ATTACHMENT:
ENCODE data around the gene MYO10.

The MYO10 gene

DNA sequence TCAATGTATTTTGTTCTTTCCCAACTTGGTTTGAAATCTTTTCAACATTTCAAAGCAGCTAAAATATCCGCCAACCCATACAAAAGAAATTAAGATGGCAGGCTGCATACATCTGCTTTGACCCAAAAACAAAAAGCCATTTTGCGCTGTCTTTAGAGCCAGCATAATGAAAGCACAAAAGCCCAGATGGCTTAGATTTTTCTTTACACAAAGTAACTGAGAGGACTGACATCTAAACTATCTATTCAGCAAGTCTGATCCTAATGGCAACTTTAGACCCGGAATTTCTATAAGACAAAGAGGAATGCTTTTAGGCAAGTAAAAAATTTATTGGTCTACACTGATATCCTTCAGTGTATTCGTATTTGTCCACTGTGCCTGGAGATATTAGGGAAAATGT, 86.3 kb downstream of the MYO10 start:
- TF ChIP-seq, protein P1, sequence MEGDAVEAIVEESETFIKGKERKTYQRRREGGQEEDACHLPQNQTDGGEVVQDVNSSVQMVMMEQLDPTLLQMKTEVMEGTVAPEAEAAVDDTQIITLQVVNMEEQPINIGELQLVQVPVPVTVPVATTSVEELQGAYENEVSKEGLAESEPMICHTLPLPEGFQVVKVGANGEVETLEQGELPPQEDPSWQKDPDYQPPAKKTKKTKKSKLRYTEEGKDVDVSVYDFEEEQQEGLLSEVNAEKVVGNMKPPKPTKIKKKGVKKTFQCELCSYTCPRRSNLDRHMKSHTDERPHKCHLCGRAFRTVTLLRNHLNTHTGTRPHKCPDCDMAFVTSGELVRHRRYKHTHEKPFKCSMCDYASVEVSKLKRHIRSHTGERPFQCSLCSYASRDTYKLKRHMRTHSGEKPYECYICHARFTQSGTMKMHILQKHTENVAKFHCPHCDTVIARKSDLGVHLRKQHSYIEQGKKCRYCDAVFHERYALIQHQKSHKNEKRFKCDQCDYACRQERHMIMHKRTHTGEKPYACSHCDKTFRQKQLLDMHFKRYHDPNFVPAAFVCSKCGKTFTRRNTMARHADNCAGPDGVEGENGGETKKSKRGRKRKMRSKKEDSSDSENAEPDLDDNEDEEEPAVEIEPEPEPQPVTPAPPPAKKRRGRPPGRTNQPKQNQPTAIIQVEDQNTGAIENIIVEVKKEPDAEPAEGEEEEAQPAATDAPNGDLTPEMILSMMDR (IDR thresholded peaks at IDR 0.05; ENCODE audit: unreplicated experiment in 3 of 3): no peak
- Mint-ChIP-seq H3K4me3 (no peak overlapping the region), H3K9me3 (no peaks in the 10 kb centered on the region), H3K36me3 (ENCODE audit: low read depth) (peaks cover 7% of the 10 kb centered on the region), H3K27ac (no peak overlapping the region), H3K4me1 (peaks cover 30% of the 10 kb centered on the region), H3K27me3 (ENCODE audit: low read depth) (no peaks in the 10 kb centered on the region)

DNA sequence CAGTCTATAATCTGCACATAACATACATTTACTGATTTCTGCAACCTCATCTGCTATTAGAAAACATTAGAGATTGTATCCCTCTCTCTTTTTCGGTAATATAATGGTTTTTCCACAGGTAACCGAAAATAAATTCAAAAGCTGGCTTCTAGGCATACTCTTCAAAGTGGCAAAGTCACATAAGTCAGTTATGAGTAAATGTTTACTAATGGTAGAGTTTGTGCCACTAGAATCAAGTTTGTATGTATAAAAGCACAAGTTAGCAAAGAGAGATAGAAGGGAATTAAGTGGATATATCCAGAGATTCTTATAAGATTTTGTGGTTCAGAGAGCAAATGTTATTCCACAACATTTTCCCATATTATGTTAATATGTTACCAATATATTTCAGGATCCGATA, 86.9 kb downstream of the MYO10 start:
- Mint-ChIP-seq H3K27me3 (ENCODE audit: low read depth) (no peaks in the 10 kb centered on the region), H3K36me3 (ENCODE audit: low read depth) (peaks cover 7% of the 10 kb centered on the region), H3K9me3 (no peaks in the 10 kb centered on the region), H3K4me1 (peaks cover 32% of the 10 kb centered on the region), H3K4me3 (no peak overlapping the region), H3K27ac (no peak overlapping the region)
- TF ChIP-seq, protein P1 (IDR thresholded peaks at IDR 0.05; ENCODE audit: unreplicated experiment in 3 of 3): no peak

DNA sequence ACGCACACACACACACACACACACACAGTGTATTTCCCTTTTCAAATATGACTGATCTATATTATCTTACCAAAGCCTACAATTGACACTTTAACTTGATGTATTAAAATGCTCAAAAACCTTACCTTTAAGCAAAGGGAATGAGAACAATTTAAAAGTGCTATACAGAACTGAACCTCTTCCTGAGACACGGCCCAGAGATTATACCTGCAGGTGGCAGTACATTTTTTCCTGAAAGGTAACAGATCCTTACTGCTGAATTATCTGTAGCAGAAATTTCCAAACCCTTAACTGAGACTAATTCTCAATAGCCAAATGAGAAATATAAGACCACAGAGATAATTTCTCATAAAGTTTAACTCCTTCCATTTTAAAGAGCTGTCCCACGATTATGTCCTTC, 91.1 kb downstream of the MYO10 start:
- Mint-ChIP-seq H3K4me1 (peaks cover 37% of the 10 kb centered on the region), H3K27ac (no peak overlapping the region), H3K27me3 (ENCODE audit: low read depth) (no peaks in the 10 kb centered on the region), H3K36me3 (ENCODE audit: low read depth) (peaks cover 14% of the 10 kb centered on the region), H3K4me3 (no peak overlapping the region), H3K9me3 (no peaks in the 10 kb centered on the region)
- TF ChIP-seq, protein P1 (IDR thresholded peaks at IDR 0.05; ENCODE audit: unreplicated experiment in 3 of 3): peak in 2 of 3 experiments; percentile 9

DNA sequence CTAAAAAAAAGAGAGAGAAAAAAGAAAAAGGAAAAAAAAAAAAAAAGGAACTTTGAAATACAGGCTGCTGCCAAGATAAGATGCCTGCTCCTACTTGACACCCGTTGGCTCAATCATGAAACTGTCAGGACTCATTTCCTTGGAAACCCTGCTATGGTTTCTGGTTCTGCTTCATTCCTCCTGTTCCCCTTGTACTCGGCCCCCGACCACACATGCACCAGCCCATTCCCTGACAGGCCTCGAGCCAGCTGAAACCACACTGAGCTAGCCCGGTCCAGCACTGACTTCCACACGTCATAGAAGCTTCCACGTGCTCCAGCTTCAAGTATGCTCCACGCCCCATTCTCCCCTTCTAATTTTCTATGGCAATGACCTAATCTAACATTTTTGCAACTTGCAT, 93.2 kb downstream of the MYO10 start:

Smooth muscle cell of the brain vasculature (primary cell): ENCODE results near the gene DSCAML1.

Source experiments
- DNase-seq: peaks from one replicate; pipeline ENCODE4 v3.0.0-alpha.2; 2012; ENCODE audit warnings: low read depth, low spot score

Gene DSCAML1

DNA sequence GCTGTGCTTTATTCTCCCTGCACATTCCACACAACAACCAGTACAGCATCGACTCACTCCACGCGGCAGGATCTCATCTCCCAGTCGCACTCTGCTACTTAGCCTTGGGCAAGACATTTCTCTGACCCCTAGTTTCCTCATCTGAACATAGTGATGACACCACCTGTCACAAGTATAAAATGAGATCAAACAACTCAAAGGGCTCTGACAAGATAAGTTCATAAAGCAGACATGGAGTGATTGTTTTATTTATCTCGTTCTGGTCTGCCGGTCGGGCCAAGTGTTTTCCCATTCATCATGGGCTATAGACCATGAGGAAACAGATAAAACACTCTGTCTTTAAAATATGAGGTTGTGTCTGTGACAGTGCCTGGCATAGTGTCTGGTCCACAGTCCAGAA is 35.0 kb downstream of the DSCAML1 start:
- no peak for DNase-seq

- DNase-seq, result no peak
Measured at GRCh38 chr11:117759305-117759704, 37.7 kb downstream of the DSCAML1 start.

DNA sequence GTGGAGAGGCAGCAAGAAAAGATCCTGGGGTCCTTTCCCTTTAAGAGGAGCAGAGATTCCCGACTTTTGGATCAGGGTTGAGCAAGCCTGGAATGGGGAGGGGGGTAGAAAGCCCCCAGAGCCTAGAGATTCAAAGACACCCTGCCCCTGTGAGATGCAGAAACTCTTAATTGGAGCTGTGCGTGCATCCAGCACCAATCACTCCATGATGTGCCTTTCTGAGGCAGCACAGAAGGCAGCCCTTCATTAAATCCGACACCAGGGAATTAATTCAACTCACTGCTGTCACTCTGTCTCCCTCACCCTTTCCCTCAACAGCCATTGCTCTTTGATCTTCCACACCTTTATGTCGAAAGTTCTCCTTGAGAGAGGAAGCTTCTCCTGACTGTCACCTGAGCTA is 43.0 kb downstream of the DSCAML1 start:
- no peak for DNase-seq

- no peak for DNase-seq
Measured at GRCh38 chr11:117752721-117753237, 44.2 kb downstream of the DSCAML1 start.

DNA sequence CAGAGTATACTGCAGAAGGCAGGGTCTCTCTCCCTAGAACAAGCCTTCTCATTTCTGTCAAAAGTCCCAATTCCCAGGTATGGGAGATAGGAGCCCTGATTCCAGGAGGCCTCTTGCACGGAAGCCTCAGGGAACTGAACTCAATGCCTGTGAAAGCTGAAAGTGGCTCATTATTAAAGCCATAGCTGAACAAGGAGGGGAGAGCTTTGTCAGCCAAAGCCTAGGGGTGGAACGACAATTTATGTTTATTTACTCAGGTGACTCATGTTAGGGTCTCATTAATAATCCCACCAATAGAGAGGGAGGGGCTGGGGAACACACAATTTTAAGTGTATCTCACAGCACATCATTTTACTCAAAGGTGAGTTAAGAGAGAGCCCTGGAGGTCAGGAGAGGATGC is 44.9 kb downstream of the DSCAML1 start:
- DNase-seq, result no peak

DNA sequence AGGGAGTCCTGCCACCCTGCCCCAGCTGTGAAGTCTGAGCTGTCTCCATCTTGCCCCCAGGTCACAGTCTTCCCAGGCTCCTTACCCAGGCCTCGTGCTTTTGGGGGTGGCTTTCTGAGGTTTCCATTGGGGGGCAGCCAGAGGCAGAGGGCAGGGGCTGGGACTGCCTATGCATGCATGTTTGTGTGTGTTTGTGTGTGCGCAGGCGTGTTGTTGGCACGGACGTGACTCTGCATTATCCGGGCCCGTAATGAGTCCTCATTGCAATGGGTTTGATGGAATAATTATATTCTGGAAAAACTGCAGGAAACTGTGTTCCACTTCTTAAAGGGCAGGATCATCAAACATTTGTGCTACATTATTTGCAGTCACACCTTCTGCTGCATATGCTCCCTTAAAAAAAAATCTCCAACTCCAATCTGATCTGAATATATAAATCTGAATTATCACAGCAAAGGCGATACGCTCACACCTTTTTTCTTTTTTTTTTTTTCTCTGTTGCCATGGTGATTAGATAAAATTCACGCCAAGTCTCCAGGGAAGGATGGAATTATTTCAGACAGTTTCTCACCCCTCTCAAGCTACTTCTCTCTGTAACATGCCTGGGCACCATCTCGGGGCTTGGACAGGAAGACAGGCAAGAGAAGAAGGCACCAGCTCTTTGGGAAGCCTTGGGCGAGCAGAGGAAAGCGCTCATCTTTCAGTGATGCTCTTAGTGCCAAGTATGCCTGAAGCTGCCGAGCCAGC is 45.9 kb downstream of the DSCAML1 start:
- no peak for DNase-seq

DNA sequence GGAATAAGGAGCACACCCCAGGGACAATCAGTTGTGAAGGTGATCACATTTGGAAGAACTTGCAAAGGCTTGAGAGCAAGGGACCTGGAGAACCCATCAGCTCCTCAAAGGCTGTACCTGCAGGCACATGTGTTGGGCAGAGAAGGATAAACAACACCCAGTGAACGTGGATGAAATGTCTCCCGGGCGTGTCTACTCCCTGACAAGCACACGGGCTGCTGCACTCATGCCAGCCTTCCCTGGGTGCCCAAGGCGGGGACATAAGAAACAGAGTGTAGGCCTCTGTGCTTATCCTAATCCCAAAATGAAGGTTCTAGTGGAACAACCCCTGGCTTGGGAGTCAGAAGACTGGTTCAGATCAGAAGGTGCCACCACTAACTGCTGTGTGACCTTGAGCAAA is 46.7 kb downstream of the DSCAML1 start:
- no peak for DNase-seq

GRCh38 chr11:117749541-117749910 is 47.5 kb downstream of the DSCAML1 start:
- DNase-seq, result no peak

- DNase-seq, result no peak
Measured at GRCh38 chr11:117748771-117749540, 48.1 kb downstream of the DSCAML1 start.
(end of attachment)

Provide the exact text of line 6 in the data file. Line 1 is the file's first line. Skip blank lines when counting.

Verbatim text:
DNA sequence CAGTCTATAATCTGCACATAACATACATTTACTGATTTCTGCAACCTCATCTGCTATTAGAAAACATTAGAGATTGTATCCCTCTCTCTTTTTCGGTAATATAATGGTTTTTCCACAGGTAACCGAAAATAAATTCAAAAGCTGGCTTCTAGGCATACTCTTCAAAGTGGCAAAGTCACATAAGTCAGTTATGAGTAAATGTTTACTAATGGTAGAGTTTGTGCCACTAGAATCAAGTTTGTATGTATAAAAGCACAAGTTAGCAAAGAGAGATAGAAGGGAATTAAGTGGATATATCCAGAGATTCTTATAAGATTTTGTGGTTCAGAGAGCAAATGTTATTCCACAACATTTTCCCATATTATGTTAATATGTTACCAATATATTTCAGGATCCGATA, 86.9 kb downstream of the MYO10 start: